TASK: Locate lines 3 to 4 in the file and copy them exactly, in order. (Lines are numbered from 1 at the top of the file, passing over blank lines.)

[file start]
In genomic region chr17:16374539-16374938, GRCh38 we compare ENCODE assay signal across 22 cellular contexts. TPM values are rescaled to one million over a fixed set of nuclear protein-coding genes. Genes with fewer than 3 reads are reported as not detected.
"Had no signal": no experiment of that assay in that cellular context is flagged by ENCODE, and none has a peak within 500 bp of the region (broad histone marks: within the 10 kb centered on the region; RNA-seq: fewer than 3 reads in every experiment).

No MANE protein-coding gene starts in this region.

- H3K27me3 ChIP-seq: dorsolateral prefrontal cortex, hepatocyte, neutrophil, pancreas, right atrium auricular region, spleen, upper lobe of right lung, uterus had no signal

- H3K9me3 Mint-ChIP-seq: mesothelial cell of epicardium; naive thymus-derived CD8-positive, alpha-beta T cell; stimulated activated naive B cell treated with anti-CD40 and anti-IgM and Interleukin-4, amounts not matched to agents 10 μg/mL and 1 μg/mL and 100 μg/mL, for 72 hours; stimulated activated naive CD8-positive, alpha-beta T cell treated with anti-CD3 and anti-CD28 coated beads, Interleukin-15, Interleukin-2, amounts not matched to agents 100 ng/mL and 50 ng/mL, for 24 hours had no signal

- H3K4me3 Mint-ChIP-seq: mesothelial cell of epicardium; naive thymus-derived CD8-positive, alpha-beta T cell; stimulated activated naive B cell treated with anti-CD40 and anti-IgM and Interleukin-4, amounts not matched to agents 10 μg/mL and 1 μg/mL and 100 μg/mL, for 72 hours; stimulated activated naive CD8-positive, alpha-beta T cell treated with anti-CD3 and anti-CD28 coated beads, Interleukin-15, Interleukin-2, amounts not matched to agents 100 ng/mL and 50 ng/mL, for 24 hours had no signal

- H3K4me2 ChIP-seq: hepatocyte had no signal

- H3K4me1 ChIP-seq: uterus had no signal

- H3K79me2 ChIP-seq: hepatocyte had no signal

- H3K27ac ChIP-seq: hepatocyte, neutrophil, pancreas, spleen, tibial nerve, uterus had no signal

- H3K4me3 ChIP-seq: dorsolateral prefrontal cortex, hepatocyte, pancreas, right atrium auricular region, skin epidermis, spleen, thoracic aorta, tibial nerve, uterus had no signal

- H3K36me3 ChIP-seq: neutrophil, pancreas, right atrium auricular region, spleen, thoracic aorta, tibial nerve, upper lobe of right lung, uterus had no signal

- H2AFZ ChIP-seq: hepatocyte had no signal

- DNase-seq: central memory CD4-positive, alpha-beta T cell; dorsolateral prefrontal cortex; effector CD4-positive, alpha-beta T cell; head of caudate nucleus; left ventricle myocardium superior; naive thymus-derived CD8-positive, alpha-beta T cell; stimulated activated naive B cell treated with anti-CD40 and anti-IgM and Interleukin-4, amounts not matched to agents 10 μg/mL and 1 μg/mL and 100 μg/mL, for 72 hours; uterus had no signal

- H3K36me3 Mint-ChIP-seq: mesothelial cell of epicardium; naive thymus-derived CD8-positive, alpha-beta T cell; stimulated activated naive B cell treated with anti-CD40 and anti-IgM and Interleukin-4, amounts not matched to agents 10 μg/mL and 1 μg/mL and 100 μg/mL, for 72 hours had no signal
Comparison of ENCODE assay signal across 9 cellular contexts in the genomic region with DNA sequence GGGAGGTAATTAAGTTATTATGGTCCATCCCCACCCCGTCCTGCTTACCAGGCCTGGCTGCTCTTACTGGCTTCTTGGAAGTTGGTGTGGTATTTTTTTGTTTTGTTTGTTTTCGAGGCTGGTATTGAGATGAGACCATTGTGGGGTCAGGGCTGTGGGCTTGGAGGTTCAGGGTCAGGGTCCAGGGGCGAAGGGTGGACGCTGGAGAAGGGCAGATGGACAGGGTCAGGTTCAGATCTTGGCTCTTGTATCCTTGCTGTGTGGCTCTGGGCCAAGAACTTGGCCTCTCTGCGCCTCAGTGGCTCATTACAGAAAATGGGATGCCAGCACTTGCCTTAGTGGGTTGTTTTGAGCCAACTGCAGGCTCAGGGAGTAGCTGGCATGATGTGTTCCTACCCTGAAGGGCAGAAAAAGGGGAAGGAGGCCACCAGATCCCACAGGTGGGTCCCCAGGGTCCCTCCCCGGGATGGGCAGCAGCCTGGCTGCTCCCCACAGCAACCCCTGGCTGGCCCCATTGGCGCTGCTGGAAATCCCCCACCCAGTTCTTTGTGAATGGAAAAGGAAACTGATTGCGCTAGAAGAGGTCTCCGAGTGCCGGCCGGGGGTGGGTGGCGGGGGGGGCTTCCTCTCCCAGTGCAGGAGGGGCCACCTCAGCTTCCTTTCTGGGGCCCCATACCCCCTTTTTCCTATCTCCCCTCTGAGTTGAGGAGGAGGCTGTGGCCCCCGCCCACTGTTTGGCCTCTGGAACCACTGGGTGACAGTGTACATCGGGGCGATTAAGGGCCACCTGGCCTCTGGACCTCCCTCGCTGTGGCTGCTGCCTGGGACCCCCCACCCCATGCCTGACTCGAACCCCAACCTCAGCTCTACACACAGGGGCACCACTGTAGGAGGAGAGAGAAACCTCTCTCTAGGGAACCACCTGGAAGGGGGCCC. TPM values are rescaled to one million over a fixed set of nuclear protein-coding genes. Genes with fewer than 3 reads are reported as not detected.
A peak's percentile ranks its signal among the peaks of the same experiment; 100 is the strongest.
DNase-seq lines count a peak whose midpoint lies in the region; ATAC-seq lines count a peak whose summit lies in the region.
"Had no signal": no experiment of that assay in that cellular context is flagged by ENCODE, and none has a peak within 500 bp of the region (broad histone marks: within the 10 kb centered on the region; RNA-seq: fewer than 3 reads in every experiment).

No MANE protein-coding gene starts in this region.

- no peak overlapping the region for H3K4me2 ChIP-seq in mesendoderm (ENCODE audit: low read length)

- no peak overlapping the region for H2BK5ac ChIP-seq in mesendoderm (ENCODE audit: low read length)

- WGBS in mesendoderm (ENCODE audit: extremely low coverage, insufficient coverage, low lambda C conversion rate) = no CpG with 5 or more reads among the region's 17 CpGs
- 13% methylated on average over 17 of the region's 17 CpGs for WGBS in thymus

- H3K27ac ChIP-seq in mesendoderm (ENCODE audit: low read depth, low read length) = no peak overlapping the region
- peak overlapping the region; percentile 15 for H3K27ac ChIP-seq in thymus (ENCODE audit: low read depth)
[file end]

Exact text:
No MANE protein-coding gene starts in this region.

- H3K27me3 ChIP-seq: dorsolateral prefrontal cortex, hepatocyte, neutrophil, pancreas, right atrium auricular region, spleen, upper lobe of right lung, uterus had no signal